Other than the difficulties of manual control, the camera is a dream to use. It’s physically a lot smaller than the 50D and beefing this up with a thumb rest and a case that has a built in grip has really helped! I’m toying with the idea of a Sugru modification, but haven’t got round to that yet. The addition of a shiny red soft release has helped my fat fingers find the shutter button more easily too.

My Pimped Fuji X-E1

My Pimped Fuji X-E1

The whole package is far lighter than my DSLR setup, and for landscape and street work, it’s wonderful. I’m not regretting the loss of all that weight. In terms of user-friendliness, I’ve found the menus more intuitive than my Canon and changing settings and formatting the memory card are a lot quicker.

JPEG vs Raw

I’m not good enough to shoot JPEGs. It’s sad but true. I often need to tweak White Balance or adjust highlights. Having the Raw files often helps with this and is far more forgiving than trying to alter a JPEG. So I’m back to Raw shooting. I did shoot Raw + JPEG for a while but ended up discarding the JPEGs if I needed to adjust in Lightroom. the whole thing became a bit of a faff, so now I just shoot in Raw.

Another downside of shooting Raw is that those wonderful in-camera JPEG presets are lost (unless you shoot Raw+JPEG). On the upside, there is a chap who is working on a whole bunch of Lightroom presets to emulate film. His Filmbot site is here. His plan is to keep these presets Open Source (i.e. Free!) so these could be a good place to start if you’re missing the JPEG presets. Personally I find the Filmbot Velvia emulation to be very different to the in-camera Velvia emulation so I do plan to have a look at creating some LR presets to try and replicate the in-camera modifications, but that’s a job for another day!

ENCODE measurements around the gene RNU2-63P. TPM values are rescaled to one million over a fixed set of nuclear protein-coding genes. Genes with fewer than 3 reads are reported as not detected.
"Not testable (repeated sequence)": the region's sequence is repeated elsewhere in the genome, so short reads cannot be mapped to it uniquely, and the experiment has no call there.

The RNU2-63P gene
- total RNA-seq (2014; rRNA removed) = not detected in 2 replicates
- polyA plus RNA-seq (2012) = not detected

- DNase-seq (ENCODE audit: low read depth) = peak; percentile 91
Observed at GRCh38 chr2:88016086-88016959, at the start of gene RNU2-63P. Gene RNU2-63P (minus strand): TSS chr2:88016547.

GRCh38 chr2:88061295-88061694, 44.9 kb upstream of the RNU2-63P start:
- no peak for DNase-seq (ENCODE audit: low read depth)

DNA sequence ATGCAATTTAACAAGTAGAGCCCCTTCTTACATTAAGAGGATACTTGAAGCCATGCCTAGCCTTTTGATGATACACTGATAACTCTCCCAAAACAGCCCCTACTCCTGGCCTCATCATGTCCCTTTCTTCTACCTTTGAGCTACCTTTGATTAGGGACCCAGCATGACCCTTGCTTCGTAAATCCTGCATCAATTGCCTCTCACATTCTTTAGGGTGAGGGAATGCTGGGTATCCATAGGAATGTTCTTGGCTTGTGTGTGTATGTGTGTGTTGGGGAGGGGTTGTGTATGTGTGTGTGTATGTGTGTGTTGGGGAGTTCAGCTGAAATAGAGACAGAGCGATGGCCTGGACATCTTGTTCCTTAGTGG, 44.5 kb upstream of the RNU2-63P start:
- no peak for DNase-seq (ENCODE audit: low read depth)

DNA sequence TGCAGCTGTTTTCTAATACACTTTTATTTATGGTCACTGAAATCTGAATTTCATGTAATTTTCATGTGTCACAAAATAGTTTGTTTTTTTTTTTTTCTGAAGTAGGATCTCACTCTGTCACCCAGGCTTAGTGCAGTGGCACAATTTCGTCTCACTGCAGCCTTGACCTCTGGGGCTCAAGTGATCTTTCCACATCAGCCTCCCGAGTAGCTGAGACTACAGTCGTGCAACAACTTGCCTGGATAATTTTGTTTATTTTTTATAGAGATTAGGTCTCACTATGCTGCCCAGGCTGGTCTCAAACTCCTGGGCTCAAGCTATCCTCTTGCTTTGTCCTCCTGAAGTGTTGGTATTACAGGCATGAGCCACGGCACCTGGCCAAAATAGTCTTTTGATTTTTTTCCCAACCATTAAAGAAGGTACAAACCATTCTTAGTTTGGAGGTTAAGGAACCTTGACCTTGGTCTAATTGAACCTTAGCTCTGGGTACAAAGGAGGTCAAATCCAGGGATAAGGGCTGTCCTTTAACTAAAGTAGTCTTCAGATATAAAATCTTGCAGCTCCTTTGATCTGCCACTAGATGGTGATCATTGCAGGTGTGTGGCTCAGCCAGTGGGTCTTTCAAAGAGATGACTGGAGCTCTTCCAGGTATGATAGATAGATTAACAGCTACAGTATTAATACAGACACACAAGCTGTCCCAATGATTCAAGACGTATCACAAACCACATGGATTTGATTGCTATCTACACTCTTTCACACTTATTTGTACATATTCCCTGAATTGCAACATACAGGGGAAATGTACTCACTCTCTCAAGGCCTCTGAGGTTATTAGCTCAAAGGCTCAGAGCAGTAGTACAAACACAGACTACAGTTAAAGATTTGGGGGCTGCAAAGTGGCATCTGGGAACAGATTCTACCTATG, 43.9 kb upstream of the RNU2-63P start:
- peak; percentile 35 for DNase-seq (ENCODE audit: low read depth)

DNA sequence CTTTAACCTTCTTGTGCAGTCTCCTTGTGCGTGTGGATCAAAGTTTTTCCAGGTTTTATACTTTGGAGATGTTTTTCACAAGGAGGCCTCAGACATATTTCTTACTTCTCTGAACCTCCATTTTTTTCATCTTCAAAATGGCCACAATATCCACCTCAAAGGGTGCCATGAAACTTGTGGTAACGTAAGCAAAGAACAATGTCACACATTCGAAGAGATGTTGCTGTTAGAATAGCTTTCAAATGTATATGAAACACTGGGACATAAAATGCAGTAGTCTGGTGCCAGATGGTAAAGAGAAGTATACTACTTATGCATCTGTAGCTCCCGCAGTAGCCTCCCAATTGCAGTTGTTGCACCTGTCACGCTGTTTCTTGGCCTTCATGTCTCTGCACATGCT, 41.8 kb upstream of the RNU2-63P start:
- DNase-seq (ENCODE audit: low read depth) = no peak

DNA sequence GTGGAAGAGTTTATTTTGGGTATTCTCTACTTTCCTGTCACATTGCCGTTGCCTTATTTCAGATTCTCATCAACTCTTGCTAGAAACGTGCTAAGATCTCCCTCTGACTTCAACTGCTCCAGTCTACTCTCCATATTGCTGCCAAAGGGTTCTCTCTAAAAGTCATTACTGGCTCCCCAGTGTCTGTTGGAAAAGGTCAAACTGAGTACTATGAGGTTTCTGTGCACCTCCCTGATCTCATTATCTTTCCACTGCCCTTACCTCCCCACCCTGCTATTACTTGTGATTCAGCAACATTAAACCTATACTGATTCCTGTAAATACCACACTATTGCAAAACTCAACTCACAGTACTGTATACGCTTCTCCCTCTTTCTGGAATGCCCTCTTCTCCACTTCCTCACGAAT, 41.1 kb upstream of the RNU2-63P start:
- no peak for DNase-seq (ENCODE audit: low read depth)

The Lenses

The primes (35 & 14) are awesome. I used to own a 10-20mm for my Canon 50D, and did wonder whether just moving to a fixed 14mm would be a problem. It isn’t! I can manage just fine with the single focal length. As to the 35mm, I’ve found that I think  I prefer that focal length (it’s an effective 52mm) as opposed to my old 50mm f1.4 which was effectively 80mm on my old Canon.

I’m also beginning to love the 18-55 too. I tend to have it set on auto aperture to avoid accidents with the aperture ring, which is good, because the 18-55 is my “I don’t-know-what-lens-I-need” lens. For walkabouts it’s fine.

Fuji X-E1 & 35mm lens with a new lens hood!

Fuji X-E1 & 35mm lens with a new lens hood!

I did get annoyed by the lens hood on the 35mm. It doesn’t reverse, it has a tendancy to slip off, and you can’t use a standard lens cap with it. It looks cool though which is why I persevered with it for a while. In the end though, I plumped for a cheap 52mm screw in hood that allows me to use a proper lens cap and doesn’t fall off in a stiff breeze. The cool factor is still there.

The Prom

#2 Daughter's Prom

Fuji X-E1 @ 35mm, f1.4, 1/60sec, ISO200

I shot #2 daughter’s prom on a mix of the 35mm and the 18-55. Most of the problems were due to faults between the floor and the shutter button. The Fuji X-E1 isn’t a fast camera for me, and I don’t have steady hands! AUTO ISO was a bit of a let down and caused generally low shutter speeds all around until I set the ISO to a fixed 800 which pushed the shutter speeds in general up. There were a few blurred shots though.

Panic was also a factor, with little time to get the shots off. In all honesty, I don’t think I did as good a job with #2 daughter’s prom as I did with #1 daughter 2 years ago shot on the 50D with a 24-105. However I think that if I were to shoot it today, I’d do a much better job now that I know the nuances of the Fuji X-E1 better. I’d also have shot in Raw which would have meant better results in post processing. The Grandparents were happy with them though so it wasn’t a disaster!